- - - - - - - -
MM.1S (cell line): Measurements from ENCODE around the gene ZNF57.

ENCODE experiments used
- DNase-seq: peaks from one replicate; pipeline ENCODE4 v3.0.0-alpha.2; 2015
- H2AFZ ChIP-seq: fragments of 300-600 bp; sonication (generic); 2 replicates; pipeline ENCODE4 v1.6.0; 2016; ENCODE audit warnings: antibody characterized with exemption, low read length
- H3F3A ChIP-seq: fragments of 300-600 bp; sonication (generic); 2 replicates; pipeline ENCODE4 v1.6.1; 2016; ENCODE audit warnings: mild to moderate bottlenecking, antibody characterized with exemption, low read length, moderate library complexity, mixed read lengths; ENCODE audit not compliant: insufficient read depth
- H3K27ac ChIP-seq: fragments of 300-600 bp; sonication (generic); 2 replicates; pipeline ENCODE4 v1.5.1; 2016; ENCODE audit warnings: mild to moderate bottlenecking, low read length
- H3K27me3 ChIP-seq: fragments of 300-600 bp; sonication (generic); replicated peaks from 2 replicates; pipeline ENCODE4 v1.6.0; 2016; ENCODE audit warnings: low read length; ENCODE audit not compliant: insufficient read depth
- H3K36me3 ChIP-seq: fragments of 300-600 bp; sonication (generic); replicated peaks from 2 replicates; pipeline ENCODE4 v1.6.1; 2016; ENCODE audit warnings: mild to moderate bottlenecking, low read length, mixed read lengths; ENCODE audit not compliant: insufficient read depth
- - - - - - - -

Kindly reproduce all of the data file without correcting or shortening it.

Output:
MM.1S (cell line): Measurements from ENCODE around the gene ZNF57.

ENCODE experiments used
- DNase-seq: peaks from one replicate; pipeline ENCODE4 v3.0.0-alpha.2; 2015
- H2AFZ ChIP-seq: fragments of 300-600 bp; sonication (generic); 2 replicates; pipeline ENCODE4 v1.6.0; 2016; ENCODE audit warnings: antibody characterized with exemption, low read length
- H3F3A ChIP-seq: fragments of 300-600 bp; sonication (generic); 2 replicates; pipeline ENCODE4 v1.6.1; 2016; ENCODE audit warnings: mild to moderate bottlenecking, antibody characterized with exemption, low read length, moderate library complexity, mixed read lengths; ENCODE audit not compliant: insufficient read depth
- H3K27ac ChIP-seq: fragments of 300-600 bp; sonication (generic); 2 replicates; pipeline ENCODE4 v1.5.1; 2016; ENCODE audit warnings: mild to moderate bottlenecking, low read length
- H3K27me3 ChIP-seq: fragments of 300-600 bp; sonication (generic); replicated peaks from 2 replicates; pipeline ENCODE4 v1.6.0; 2016; ENCODE audit warnings: low read length; ENCODE audit not compliant: insufficient read depth
- H3K36me3 ChIP-seq: fragments of 300-600 bp; sonication (generic); replicated peaks from 2 replicates; pipeline ENCODE4 v1.6.1; 2016; ENCODE audit warnings: mild to moderate bottlenecking, low read length, mixed read lengths; ENCODE audit not compliant: insufficient read depth